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Digestive System Function and its Types

The process of digestion involves intake of the food (Ingestion), breakdown of the food into micromolecules (Digestion), absorption of these molecules into the blood stream (Absorption), the absorbed substances becoming components of cells (Assimilation) and elimination of the undigested substances (Egestion). Digestive system includes the alimentary canal and associated digestive glands.

Structure of the Alimentary Canal

The alimentary canal is a continuous, muscular digestive tract that begins with an anterior opening, the mouth and opens out posteriorly through the anus. The alimentary canal consists of mouth, buccal cavity, pharynx, oesophagus, stomach, intestine, rectum and anus (Figure 5.1).

The mouth is concerned with the reception of food and leads to the buccal cavity or oral cavity (Figure 5.2). Mechanical digestion is initiated in the buccal cavity by chewing with the help of teeth and tongue. Chemical digestion is through salivary enzymes secreted by the salivary glands.
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Each tooth is embedded in a socket in the jaw bone this type of attachment is called thecodont. Human beings and many mammals form two sets of teeth during their life time, a set of 20 temporary milk teeth (deciduous teeth) which gets replaced by a set of 32 permanent teeth (adult teeth).

This type of dentition is called diphyodont. The permanent teeth are of four different types (heterodont), namely, Incisors (I) chisel like cutting teeth, Canines (C) dagger shaped tearing teeth, Pre molars (PM) for grinding, and Molars (M) for grinding and crushing. Arrangement of teeth in each half of the upper and lower jaw, in the order of I, C, PM and M can be represented by a dental formula, in human the dental formula is \(\frac{2123}{2123}\) × 2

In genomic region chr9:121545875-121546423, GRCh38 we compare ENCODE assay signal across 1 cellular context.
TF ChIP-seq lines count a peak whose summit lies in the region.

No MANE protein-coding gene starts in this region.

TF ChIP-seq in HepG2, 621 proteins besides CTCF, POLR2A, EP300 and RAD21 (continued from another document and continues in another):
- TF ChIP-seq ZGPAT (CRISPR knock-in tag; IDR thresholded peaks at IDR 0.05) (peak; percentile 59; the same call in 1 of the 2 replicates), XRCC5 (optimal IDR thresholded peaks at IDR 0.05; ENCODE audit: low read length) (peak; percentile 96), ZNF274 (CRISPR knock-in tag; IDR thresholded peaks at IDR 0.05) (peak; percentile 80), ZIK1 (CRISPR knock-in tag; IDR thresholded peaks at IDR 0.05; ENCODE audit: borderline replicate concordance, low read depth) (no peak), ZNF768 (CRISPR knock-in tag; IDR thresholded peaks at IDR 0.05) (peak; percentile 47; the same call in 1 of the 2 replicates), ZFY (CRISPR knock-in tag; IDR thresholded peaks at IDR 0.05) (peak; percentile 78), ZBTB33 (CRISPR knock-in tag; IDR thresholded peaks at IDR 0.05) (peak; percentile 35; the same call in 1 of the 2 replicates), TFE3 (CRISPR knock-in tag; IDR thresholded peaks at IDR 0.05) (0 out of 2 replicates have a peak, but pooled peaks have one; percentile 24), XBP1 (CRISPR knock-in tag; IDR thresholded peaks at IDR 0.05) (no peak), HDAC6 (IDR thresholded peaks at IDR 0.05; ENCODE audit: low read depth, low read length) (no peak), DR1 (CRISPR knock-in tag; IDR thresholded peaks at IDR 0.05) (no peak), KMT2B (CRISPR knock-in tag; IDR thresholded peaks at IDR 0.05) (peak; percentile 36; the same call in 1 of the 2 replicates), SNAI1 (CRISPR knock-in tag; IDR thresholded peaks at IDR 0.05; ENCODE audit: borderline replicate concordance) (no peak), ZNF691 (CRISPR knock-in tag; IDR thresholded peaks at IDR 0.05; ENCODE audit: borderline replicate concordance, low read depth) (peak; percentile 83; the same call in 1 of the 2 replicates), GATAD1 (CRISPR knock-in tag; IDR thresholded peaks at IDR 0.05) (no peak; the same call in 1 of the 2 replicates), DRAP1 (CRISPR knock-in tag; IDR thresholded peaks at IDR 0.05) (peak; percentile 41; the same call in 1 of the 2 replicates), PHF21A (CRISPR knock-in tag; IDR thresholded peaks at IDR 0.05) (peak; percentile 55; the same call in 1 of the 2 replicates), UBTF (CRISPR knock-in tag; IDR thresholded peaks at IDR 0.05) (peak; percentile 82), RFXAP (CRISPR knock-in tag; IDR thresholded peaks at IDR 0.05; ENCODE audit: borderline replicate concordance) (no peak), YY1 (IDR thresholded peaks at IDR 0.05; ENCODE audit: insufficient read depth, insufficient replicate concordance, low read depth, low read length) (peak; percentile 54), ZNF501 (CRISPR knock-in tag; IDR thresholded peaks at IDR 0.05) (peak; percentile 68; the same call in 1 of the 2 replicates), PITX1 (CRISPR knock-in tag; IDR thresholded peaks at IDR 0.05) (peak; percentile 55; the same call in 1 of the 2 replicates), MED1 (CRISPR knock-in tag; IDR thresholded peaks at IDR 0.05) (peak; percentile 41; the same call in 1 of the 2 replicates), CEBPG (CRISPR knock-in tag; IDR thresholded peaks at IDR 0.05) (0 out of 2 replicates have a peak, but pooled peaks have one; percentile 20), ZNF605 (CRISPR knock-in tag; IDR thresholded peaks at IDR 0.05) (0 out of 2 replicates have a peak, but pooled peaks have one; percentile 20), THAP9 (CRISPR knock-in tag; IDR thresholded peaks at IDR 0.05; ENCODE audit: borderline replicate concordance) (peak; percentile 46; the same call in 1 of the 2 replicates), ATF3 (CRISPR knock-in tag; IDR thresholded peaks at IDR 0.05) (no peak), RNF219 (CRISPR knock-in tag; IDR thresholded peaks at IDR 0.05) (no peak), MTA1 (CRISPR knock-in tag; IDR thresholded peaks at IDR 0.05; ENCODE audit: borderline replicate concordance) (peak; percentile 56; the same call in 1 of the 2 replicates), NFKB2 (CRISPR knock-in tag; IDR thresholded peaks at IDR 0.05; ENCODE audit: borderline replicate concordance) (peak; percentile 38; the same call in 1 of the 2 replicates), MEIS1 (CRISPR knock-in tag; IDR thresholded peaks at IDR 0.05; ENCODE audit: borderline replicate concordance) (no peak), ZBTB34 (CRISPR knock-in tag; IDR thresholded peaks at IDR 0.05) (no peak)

Mineral salts like calcium and magnesium are deposited on the teeth and form a hard layer of ‘tartar’ or calculus called plaque. If the plaque formed on teeth is not removed regularly, it would spread down the tooth into the narrow gap between the gums and enamel and causes inflammation called gingivitis, which leads to redness and bleeding of the gums and to bad smell. The hard chewing surface of the teeth is made of enamel and helps in mastication of food.

Tongue is a freely movable muscular organ attached at the posterior end by the frenulum to the floor of the buccal cavity and is free in the front. It acts as a universal tooth brush and helps in intake food, chew and mix food with saliva, to swallow food and also to speak. The upper surface of the tongue has small projections called papillae with taste buds.

The oral cavity leads into a short common passage for food and air called pharynx. The oesophagus and the trachea (wind pipe) open into the pharynx. Food passes into the oesophagus through a wide opening called gullet at the back of the pharynx. A cartilaginous flap called epiglottis prevents the entry of food into the glottis (opening of trachea) during swallowing. Two masses of lymphoid tissue called tonsils are also located at the sides of the pharynx.